A Follow Up To “Be Prepared”

Posted at 6:46 PM (CST) by & filed under General Editorial.

Dear Extended Family and Friends,

First of all, thank you so much for your overwhelming and positive responses to my article “Be Prepared.” I would also like to take this opportunity to thank those of you who translated that article into other languages and reposted it for the benefit of others on behalf of JSMineset.

Due to your responses, requests and questions, I plan to elaborate on my previous article. Due to the volume, it is not possible for me to write individual replies to the huge number of emails. Your questions are important and the goal of writing about preparedness is to help spread the word so that we can take some prudent actions now, which may help us and our loved ones in the future.

Not all emergencies are end of the world scenarios. Just in the past few days people in Florida died and others were injured due to a weather phenomenon. Thousands were still without power yesterday in Southern Florida from weather, which wreaked havoc. We learned from Katrina that we sometimes need to be prepared to help ourselves. A government isn’t always able to act, or act quickly enough to save lives in an emergency. In the USA, FEMA was designed to keep the government in order, and in control. So, dependence on FEMA for personal survival may not be the highest choice in an emergency. With hurricane Katrina we saw massive destruction of an area in the USA in a very short period of time. The Katrina death toll is still undetermined. Hurricane Katrina is just one example of a natural disaster. Over 15 million people were affected. Katrina impacted about 90,000 square miles.

Emergencies occur everywhere. JSMineset readers are world-wide. I use Katrina as an example, but look at the disruptions in Paris after last November’s tragic attacks.  Take a look at the cost of food in Canada.  Venezuela declared and economic emergency over their currency crisis in the past couple of days. Goldman Sachs calls the situation in Brazil an “outright economic depression” (Bloomberg).  Consider things which can influence the availability of resources wherever you live.  Plan to have food and water and consider other information in the original “Be Prepared” article.  The need for preparedness transcends national borders.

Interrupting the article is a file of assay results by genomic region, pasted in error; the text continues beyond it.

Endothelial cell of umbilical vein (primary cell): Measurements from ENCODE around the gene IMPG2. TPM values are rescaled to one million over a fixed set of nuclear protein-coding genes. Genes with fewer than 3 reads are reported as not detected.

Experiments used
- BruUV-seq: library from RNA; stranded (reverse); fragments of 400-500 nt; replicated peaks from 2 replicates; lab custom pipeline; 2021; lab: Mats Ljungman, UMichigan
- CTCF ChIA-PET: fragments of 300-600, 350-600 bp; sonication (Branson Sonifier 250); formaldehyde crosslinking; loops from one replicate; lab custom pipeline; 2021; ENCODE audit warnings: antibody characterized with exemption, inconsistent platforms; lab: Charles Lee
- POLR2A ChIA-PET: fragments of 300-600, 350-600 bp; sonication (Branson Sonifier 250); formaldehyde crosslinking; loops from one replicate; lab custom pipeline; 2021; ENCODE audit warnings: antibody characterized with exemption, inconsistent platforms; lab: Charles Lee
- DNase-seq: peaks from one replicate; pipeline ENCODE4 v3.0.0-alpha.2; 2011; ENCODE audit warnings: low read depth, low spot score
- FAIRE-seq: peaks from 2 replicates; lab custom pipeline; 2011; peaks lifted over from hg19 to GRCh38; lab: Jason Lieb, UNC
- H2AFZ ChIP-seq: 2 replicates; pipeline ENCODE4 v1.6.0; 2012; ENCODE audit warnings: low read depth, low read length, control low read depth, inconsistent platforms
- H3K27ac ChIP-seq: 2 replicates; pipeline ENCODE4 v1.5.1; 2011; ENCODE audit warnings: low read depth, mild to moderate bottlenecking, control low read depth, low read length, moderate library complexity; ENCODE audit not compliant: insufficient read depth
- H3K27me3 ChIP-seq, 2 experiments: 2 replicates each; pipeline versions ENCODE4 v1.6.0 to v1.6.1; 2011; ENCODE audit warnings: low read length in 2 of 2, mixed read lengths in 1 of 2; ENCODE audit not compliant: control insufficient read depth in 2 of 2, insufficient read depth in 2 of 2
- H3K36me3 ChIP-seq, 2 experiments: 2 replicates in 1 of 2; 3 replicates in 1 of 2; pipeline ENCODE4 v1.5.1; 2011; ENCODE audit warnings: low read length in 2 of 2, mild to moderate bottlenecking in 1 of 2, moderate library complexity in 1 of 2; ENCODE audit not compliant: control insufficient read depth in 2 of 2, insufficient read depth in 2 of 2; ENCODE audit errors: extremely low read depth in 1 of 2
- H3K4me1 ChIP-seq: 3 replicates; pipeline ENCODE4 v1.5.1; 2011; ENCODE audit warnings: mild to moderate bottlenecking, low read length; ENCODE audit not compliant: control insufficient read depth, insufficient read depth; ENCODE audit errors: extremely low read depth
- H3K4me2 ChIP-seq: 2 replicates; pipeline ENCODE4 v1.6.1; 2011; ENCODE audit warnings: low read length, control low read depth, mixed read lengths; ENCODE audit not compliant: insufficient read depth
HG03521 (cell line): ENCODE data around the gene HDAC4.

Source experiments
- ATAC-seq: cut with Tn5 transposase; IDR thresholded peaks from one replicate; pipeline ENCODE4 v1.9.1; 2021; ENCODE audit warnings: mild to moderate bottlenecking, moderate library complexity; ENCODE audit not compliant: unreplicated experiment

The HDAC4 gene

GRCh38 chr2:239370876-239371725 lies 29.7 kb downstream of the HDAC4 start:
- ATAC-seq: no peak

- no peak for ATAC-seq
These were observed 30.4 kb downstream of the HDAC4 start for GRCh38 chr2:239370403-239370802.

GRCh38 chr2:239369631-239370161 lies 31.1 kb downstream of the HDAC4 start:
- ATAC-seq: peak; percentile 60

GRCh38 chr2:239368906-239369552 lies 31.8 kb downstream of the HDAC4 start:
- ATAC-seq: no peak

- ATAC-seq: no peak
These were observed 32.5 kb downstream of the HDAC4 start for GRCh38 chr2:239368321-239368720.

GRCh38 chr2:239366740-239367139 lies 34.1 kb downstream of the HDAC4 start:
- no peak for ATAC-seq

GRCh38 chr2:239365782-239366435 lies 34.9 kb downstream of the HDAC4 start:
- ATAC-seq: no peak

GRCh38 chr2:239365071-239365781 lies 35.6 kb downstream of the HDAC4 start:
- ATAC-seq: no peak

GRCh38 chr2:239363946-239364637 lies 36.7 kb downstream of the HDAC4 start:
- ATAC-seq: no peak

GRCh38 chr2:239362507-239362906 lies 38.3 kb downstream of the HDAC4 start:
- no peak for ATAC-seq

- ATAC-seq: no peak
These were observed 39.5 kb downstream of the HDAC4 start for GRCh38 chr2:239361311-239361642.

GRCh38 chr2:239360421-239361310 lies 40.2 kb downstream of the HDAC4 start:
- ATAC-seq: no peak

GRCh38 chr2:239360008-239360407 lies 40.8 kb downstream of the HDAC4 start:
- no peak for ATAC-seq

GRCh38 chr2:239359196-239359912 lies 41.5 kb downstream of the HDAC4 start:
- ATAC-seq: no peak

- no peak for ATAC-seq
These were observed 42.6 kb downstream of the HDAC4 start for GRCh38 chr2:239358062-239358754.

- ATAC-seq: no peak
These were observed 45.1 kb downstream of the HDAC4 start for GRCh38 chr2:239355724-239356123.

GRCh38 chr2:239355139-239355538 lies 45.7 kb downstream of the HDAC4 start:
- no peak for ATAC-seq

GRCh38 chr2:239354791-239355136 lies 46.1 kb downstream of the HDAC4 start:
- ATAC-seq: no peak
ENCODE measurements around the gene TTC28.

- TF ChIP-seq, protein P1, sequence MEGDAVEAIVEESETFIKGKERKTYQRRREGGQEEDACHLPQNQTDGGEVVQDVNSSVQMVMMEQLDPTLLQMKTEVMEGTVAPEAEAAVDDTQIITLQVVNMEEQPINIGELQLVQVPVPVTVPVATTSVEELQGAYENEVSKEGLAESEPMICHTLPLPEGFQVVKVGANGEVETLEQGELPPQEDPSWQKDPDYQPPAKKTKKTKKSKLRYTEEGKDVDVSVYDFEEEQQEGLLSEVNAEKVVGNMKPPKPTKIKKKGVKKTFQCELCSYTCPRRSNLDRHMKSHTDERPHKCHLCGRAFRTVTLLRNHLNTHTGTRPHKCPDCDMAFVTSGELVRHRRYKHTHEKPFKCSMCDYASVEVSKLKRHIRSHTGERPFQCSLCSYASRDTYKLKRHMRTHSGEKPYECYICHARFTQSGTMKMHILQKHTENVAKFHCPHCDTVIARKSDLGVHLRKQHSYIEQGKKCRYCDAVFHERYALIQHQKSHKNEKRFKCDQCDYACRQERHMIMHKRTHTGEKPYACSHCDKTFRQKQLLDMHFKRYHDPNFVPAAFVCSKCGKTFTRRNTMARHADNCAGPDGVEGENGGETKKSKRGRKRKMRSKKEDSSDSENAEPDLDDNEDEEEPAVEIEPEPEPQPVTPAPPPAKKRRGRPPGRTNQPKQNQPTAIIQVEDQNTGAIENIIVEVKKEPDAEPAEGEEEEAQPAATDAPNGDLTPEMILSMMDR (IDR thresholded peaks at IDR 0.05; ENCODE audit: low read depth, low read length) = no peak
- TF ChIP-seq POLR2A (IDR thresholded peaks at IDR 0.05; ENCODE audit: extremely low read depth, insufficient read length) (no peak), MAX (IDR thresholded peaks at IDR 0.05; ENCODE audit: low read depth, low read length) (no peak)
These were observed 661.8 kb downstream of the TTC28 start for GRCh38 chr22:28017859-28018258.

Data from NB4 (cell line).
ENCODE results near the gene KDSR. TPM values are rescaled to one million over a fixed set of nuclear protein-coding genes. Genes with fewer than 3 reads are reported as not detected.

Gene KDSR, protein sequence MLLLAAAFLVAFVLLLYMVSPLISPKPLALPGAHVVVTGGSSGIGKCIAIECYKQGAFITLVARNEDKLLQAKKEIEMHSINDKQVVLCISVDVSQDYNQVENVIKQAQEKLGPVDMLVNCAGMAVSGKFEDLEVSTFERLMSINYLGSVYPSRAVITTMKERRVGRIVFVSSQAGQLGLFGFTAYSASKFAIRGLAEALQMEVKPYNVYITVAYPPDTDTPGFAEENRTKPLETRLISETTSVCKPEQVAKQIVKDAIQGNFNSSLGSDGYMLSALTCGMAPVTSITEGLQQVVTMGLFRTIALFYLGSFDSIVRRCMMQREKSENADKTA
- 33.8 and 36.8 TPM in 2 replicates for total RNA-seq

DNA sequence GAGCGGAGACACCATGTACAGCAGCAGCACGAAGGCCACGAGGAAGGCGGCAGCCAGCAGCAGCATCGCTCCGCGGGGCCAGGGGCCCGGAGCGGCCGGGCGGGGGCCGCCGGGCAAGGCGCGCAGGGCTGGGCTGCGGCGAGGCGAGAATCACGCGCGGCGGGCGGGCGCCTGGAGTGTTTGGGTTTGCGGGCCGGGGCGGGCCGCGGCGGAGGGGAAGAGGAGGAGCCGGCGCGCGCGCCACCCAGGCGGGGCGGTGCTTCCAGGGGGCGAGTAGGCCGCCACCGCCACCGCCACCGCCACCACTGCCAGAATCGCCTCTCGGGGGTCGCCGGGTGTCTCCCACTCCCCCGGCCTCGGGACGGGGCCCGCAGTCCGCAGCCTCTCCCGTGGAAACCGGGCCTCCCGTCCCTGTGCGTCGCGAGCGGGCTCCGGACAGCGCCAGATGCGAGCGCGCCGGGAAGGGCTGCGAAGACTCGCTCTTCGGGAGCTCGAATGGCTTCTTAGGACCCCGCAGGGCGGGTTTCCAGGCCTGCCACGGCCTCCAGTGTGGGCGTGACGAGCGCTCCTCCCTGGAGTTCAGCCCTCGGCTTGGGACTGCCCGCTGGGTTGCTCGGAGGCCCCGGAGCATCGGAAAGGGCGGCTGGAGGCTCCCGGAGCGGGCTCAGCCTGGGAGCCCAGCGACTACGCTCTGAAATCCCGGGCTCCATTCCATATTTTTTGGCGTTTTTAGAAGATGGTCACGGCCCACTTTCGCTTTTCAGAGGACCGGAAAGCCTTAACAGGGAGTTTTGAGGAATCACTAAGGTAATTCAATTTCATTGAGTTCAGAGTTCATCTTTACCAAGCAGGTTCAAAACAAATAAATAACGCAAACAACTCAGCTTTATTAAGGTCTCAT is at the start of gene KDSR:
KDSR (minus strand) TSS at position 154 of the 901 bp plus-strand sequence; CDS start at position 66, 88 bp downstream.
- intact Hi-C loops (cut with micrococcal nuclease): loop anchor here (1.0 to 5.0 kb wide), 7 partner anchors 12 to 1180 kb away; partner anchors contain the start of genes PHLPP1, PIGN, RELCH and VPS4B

Many of your questions have to do with an emergency scenario where you must remain in your present location.   Many questions were also concerned with, what to look for in a desirable or optimal location.  Although JSMineset isn’t a survivalist site, I will share my ideas and concerns for your consideration.  These are things to consider. The information here are not suggestions or recommendations.  Each person and family’s needs are different.  No one but you can know and consider your needs; your exposure to risks; or how to use resources available for your highest good.

If you live in an area of known risk (floods, hurricanes, droughts, earthquakes, etc.) have an evacuation plan for you and your loved ones.  If you can afford a retreat property, consider moving there so you are out of harm’s way.  In the alternative, have an escape plan which is known by all loved ones without the need for communications systems.  In an emergency, communications systems may be jammed up or unreliable.  Having a plan in advance will not only save time, but reduce the stress and anxiety of trying to locate loved ones under difficult circumstances.  Having an escape plan can be important for every family regardless of where you live. All areas around the world have different positive qualities and various potential hazards.  Your escape may merely be from a densely populated area in a power grid failure or a transportation crisis.  A trucking strike or other transportation problem could prevent food and other goods from reaching stores in densely populated areas. Have a plan to evacuate if you can, and a plan to remain where you are if you can’t evacuate.  Then,  hope you never need it.